I have seen groups teachers faced with issues, or a problem that needs 'solving' turn the situation into a 'talk fest' and of course passion and multiple agendas fuel this in many cases. However when our ability to talk outweighs our ability to listen we need to assess if we are really thinking clearly?
Thinking about this made me reflect on the fact that we teach our students, to read, to write, to speak and to present, but do we actually teach them to listen? Are we more concerned about literacy focus areas that have measurable outcomes, reading levels and writing samples?
If we don't teach listening then how do we expect them to listen.
Is listening actually just the time we spend waiting to talk or is it something more?
Hearing and listening are two very different things, hearing refers to the sound that you hear but listening requires focus and attention. Listening involves being aware of tone and voice, of the way language is being used, of body language, the verbal and non verbal messages. Understanding what is being said will directly affect someones ability to listen.
We need to ensure that our students learn to think about what they have heard before they feel like they have to respond. They need time to think, to ask questions to clarify their understanding. Time to talk to someone, using simple strategies like 'Turn and Talk' or 'Elbow Partners' give students the opportunity to ask questions and clarify understanding without feeling judged, the strategy 'He/She said...' to report back to the group/class is also a way to build a safe environment and encourages students to take risks when speaking as they are giving voice to someone else's opinion.
Self awareness and motivation to want to listen, delaying the desire to speak and allowing ourselves time to think and understand are key concepts or big ideas that require students to consciously decide to listen. Effective listening takes concentration and can be hard, I think we under estimate just how difficult it can be to listen effectively.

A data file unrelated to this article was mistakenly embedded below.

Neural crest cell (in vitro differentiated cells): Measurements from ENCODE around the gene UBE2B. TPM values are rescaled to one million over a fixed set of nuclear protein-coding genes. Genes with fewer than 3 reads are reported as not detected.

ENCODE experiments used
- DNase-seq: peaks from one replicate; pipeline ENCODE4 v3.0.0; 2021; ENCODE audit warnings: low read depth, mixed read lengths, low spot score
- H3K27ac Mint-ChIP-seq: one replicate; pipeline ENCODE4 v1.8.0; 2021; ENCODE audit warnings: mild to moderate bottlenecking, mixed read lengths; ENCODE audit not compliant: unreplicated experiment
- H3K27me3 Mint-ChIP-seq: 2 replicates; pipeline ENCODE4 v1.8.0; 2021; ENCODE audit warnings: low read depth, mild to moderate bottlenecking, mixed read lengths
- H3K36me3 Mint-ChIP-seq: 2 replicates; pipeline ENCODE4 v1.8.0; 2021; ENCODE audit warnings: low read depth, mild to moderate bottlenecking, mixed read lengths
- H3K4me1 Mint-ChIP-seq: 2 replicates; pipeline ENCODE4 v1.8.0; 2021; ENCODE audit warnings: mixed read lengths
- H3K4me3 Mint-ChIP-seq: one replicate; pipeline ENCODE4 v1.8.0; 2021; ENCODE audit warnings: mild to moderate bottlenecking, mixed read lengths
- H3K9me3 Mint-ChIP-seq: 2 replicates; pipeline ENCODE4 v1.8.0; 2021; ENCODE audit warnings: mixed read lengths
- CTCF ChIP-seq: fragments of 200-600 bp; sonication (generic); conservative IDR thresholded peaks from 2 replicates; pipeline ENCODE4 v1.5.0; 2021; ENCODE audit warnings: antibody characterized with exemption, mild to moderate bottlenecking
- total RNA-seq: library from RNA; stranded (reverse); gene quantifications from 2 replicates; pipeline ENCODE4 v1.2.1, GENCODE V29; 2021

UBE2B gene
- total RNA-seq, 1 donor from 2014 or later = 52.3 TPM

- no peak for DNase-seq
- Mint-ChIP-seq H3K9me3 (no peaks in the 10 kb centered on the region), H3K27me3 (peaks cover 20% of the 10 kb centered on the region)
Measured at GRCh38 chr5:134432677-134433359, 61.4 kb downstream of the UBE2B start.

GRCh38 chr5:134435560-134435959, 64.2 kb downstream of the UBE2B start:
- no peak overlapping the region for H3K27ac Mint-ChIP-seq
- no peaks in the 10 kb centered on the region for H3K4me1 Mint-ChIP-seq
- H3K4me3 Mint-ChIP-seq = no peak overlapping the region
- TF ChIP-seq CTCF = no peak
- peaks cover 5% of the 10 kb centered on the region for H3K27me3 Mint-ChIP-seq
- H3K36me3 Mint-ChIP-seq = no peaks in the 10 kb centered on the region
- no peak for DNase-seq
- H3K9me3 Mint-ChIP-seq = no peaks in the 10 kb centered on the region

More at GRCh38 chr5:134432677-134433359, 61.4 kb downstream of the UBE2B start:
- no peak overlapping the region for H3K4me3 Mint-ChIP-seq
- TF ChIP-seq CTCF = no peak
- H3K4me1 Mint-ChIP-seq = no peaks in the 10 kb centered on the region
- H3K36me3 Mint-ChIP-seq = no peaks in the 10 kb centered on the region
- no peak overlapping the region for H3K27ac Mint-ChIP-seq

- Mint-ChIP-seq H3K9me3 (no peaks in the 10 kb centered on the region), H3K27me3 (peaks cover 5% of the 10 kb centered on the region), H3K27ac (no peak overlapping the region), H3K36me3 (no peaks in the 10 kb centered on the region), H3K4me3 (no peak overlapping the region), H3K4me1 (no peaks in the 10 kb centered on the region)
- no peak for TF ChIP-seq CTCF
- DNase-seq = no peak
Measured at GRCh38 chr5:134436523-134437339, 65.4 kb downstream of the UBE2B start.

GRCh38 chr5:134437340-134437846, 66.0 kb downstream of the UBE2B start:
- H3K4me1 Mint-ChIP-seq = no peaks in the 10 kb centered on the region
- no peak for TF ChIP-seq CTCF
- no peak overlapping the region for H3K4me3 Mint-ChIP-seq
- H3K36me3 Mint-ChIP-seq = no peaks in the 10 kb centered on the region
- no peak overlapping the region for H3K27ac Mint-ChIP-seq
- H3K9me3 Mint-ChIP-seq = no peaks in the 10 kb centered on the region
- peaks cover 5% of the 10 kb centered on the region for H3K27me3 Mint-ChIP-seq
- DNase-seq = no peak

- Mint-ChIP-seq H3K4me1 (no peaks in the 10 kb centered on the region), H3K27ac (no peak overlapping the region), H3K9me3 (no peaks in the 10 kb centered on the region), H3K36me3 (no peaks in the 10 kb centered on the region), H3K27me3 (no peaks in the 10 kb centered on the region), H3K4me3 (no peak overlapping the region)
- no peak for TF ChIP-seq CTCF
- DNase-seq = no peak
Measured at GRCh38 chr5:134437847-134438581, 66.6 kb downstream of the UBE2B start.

Learning to listen is a skill that needs development and refinement in the same way learning to read or write does. We need to listen for ideas not just words, understanding the whole picture or the big idea of what is being said. Making connections between the bits and pieces and being to build the connections to develop understanding underpins successful listening.
So what can we do to teach students to listen? Show them what listening is!
1. No Repeats
Give instructions once .... don't go from repeating instruction 3 or 4 times in one day, but be aware of reducing the number of times you say the same thing. Encourage students to 'Ask two before me..' to clarify understanding, this encourages students to keep attentive, they expect you to repeat yourself... so why listen the first or even second time?
2. Using Hand Signals
Decided on an agreed hand signal so that students can show you they don't understand what is being said. A simple thumbs up, on the side our turned down is easy and works well.
3. Value Listening
Make it known that you value listening, encourage students to think about what is being said, let them talk to a buddy, encourage clarifying questions, paraphrase and use images to support language to increase opportunities for understanding.
4. Ask questions
Provide question starters to support students, model questioning by asking clarifying questions. Pause and give students time to think about their questions, to make links between prior knowledge, new ideas and possibilities.
Think about effective listening ... is it that they can't or don't listen... or is it that we haven't taught them to listen? Do we give them authentic opportunities to demonstrate that they are effective listeners?